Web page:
Differences in nationality can be used to increase creativity and team performance in small teams. It allows these teams to increase productivity and lead to a competitive advantage in an organisation. A study of small teams in the video games industry undertaken by Tobias Scholz led to the conclusion that cultural diversity in small teams has a positive influence on performance. He determined a positive correlation between the levels of diversity and the outputs from the team. Scholz determined that differences in cultural characteristics such as individualism or uncertainty avoidance led to overall better performance by teams. He suggests by selecting teams “most fitting” (reference) to the task will increase performance. Google’s constant ability to come up with new ideas that help make it a more efficient search engine are a result of this attitude. By looking across cultural dimensions, Google is able to look at a standard problem with different cultural assumptions and thus different angles.
Moreover, in having no single dominant culture in a team, the study found that it prevented the development of groupthink. Groupthink is the process of making decisions as a group without individual creativity and influence. Even at a more basic level, practicing anti-discrimination simply allows the talent pool that an organisation draws from to increase. As acknowledged in Beth Brooke’s article; organisation’s must accept “the idea that talented people come from all backgrounds, genders, ages and experiences.” Google specifically addreses this issue by recruiting people who display talent over all else. The sum total of all these factors in an organisation will improve overall performance and without a doubt lead to a competitive advantage.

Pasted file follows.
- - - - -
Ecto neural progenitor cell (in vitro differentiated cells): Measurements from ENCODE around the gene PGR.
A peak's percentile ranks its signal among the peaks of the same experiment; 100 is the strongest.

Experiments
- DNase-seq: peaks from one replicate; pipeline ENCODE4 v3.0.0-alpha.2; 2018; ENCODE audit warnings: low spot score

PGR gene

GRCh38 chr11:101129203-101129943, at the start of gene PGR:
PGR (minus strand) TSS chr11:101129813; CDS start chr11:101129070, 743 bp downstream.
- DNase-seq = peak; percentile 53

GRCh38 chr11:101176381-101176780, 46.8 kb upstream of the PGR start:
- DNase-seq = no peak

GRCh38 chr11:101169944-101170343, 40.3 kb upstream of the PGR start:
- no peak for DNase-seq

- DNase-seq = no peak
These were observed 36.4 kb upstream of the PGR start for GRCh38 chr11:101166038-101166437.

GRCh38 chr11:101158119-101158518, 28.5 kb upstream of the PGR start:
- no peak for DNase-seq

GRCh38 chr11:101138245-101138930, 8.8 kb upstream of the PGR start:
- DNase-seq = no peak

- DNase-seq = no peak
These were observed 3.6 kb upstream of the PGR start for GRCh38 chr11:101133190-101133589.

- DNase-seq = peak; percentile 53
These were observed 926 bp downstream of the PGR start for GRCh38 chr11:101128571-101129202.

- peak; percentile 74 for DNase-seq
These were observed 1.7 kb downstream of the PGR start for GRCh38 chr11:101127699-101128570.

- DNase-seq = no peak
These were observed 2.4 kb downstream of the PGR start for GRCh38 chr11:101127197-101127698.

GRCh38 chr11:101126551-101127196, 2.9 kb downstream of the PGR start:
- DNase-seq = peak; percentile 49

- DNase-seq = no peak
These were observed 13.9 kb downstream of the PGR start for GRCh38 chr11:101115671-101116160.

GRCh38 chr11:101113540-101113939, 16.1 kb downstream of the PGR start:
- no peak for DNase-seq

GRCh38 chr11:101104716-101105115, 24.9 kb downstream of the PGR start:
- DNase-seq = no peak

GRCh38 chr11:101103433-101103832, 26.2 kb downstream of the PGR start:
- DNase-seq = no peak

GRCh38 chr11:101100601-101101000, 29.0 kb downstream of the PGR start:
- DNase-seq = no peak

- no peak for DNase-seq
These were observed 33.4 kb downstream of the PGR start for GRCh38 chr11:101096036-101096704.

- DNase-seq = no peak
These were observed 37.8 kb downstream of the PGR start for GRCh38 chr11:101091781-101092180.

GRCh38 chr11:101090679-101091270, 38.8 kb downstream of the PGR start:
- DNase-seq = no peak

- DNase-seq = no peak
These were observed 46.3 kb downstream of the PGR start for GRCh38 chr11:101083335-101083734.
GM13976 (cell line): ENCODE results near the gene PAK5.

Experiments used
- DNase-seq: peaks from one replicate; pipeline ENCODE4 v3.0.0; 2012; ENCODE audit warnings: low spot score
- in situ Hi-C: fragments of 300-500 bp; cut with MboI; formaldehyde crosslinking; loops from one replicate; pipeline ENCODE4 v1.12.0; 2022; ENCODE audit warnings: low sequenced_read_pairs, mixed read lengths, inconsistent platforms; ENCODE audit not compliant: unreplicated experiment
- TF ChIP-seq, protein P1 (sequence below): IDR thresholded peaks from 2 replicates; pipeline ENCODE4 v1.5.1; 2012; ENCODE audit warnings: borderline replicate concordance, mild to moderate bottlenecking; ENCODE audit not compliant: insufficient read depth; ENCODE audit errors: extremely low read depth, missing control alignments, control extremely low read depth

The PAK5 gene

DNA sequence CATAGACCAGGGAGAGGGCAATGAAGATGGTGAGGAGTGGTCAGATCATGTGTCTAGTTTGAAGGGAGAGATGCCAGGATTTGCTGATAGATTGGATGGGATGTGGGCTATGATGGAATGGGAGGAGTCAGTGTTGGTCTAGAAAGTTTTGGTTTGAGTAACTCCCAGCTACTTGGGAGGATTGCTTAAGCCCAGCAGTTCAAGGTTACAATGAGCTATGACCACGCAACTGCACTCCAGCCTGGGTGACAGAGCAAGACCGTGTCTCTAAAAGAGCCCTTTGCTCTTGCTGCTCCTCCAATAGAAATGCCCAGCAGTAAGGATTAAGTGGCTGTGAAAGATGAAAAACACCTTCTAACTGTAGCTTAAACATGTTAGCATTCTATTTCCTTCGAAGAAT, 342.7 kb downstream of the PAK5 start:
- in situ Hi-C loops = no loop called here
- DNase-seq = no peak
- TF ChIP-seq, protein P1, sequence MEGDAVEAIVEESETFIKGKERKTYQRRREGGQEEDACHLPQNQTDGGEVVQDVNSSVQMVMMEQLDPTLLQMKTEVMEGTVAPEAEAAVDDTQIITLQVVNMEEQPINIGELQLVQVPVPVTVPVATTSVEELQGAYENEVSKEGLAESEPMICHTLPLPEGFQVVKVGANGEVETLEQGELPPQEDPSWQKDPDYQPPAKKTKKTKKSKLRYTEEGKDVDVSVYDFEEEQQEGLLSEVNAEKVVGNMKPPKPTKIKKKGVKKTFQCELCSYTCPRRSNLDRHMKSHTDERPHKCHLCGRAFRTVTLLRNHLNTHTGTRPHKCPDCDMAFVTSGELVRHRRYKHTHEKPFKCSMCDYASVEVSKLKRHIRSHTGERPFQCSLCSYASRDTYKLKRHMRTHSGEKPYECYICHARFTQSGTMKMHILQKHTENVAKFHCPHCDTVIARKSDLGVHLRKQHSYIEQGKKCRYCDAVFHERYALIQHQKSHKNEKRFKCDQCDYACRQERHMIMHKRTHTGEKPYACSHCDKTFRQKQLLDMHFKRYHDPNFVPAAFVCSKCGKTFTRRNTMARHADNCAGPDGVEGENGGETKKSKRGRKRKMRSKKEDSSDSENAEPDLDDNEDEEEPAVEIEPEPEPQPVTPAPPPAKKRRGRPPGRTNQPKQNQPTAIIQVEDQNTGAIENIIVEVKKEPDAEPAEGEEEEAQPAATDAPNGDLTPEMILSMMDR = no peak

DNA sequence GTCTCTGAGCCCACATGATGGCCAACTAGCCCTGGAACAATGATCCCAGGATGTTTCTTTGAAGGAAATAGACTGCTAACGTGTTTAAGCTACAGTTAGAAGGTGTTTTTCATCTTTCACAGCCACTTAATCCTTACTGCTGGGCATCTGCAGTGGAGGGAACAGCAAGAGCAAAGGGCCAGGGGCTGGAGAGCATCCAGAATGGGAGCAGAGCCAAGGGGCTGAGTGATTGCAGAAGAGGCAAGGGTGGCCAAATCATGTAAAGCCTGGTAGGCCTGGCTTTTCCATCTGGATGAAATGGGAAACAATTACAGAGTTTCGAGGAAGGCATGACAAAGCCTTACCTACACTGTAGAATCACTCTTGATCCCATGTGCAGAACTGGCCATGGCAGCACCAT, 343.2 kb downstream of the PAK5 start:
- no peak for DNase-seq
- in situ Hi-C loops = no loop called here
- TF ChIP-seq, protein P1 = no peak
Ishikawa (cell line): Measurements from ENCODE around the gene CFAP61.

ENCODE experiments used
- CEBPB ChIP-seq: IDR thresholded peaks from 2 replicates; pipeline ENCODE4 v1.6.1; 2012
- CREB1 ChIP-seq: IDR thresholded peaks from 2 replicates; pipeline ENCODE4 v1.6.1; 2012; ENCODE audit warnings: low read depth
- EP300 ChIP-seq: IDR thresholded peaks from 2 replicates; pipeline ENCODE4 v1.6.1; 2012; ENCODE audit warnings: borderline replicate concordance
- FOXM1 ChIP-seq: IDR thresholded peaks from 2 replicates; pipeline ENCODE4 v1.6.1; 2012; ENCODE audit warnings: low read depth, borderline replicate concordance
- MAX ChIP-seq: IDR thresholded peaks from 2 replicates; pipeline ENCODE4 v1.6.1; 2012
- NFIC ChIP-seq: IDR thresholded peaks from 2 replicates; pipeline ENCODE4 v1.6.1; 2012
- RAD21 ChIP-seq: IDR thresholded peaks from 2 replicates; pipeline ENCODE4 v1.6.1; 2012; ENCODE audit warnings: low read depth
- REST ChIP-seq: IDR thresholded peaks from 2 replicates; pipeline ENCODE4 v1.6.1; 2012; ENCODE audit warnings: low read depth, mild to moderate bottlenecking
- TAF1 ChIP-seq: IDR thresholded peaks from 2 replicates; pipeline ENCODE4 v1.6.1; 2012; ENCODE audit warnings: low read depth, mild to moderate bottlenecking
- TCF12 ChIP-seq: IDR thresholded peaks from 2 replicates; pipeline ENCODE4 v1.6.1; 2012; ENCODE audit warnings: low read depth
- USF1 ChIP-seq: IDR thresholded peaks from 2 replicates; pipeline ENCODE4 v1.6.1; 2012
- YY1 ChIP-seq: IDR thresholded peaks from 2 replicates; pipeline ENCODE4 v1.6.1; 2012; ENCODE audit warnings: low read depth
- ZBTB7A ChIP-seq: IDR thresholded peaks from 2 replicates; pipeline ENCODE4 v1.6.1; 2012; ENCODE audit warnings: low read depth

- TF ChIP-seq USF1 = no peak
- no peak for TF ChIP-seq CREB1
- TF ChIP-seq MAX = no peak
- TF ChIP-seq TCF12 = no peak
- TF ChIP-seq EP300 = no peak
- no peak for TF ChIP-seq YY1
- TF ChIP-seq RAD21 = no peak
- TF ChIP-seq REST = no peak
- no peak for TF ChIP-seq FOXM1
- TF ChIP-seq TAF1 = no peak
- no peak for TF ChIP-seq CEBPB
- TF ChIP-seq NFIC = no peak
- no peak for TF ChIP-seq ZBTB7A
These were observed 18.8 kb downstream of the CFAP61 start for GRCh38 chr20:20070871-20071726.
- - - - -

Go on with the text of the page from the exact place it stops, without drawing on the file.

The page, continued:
More specifically, national diversity has been demonstrated to improve the decision making process of top level management. Top management teams need to understand and cater to the market they are wishing to serve. They need to be able to understand use the culture of their market to their advantage. This is easily achieved by having the different demographics of the market present in the major decision making process. A study by Nielson and Nielson(2012) determined that diversity in the upper levels of an organisation was a strong contributor to performance. Just as diversity was crucial in small teams in the video game industry, national diversity in upper levels of management allowed “executive’s strategic mindset”(p.378) to be developed. In her article Brooke describes this process as developing global leadership. She suggests that a leader does not have to be able to understand markets that are foreign to them but needs to be able to consult with people who do. She describes these global leaders as creating “high-performing teams that are greater than the sum of their parts”(p.34) and who “value difference as opposed to merely tolerating it”(p.34).